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Toon Talk: From the Other Side: Shrek 2
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Disney Film & Video Reviews by Kirby C. Holt
It Ain't Easy Bein' Green
Shrek 2, now in theaters, mostly skims over the obvious Disney-bashing (save for a rather ugly incident with a certain red-haired mermaid) that its predecessor wallowed in (click here for the Toon Talk review of the first Shrek) and focuses its lampoons on more generalized fairy tale/nursery rhyme lore. The result is slightly more enjoyable then the original, in a not quite as low lowbrow way.
Part two begins shortly after the marriage of Shrek (voice of Mike Myers) and the now permanently ogre-ized Princess Fiona (Cameron Diaz), who's honeymoon bliss is interrupted by not only the return of Donkey (Eddie Murphy), but also the royal summons of Fiona's parents, the King and Queen of Far Far Away (voiced fittingly by John Cleese and Julie Andrews), who want to meet their daughter's new prince charming.
Of course, all does not go well once the happy couple arrives in the Beverly Hills-type kingdom, in a Guess Who's Coming to Dinner sort of way. It turns out that the prince who was supposed to rescue Fiona from that remote castle in the first film (who was beat to it by Shrek) was in fact Prince Charming (Rupert Everett), the son of Fiona's scheming Fairy Godmother (wickedly performed by the Absolutely Fabulous Jennifer Saunders in all her snobbishly superior Brit glory). A bargain is hatched between the furious king and the magical matchmaker to do away with Shrek and replace him with the vain Charming.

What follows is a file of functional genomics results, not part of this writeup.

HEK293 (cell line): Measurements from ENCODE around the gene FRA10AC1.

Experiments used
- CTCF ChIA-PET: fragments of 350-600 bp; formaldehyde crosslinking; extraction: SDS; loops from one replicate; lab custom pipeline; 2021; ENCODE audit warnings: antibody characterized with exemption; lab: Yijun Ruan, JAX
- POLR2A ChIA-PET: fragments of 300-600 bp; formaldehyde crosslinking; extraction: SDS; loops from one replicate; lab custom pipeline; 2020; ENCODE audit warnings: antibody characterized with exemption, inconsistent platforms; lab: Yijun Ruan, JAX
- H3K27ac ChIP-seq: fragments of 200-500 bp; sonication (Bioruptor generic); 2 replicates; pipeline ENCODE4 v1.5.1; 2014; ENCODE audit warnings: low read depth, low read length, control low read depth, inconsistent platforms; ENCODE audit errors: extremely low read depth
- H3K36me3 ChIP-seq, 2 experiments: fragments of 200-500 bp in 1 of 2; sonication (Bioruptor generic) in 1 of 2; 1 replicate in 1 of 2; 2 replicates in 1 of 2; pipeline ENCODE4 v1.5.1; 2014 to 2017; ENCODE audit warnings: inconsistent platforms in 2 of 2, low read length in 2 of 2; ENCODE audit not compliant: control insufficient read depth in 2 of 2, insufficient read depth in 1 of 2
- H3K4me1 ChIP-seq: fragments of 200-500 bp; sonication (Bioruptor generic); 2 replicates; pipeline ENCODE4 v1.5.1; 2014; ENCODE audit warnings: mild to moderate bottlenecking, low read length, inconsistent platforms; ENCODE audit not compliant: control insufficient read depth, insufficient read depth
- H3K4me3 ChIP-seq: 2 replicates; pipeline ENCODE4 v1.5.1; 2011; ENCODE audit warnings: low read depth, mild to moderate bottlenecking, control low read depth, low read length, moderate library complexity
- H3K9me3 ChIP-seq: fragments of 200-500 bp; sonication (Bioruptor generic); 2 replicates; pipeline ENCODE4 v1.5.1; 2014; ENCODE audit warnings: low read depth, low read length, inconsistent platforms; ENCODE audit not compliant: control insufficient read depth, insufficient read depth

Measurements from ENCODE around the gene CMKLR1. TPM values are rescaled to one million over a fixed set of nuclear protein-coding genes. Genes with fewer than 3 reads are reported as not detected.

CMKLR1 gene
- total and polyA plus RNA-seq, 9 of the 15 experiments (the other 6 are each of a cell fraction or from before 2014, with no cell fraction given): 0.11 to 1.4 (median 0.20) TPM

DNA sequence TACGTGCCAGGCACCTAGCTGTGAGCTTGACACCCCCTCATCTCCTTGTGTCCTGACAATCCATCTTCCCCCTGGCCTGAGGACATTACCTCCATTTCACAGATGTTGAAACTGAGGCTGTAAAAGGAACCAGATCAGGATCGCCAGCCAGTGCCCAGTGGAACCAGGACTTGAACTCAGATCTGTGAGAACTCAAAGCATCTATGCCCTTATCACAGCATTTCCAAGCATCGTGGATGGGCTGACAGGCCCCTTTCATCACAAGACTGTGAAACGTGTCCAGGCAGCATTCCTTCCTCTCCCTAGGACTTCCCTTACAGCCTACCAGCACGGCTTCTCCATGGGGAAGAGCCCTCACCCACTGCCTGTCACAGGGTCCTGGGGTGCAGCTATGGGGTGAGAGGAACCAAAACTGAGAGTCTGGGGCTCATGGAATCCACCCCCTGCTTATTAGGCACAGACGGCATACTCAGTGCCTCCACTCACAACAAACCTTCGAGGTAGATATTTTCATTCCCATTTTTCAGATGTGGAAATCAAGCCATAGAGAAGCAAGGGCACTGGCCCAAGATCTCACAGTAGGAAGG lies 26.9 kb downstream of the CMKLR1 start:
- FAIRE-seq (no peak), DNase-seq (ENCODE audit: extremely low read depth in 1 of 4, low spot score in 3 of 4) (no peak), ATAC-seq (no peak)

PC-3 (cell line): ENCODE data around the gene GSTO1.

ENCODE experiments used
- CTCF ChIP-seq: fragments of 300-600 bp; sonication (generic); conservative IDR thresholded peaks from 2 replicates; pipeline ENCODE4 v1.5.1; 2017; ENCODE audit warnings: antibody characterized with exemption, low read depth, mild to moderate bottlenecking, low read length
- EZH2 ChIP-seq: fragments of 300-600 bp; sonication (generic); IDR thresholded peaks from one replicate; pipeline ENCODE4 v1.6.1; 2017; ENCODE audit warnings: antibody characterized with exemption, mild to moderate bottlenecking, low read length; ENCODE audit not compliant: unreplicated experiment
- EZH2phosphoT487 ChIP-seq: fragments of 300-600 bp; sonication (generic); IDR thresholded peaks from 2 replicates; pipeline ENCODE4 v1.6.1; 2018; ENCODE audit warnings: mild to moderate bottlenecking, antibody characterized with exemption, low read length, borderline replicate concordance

In the most satisfyingly silly aspect of the story, the King hires the most bloodthirsty ogre-killer he can find: Puss in Boots. Voiced with gusto by Antonio Banderas, this swashbuckling kitty has a hysterical secret â€˜weapon' that won't be spoiled here; it is safe to say that it does endear him to his would-be victim, and Puss soon joins Shrek in his quest to prove himself to Fiona, much to Donkey's chagrin, naturally.
This odd trio finagles their way into the Fairy Godmother's magic potion factory (posing as Teamsters, of all things) and narrowly escapes with a mystical elixir that may solve all of Shrek's problems. But when the king's soldiers capture them (as seen in yet another riff on Cops titled Knights), its up to Shrek's misfit friends from the swamp (including the Gingerbread Man, Pinocchio and the Three Little Pigs) to rescue them, leading to a showdown with the Fairy Godmother as the clock ticks down to the stroke of midnight, which we all know is when magic spells are broken.
After the success of the first Shrek, so-called â€˜fractured fairy tales' as a genre in and of itself have proliferated (including the recent Ella Enchanted and Disney's own upcoming Rapunzel), and 2 adds to the mix with ... mixed results. For every big laugh (such as the Fairy Godmother's own take on a "Bibbidi-Bobbidi-Booâ€? type song, complete with dancing furniture a la "Be Our Guestâ€?), there are quite a few clunkers (do we really need another Starbucks gag?). Sprinkled throughout are tired references to such mainstays of contemporary cinema as Alien and Mission: Impossible, as well as well-chosen pop songs like "Funkytownâ€? and "Holding Out for a Heroâ€?. Classic character cameos abound as well, including Captain Hook, Tinker Bell, Sleeping Beauty, an Ugly Stepsister (voiced by Larry King!) and ... scariest of all ... Joan Rivers.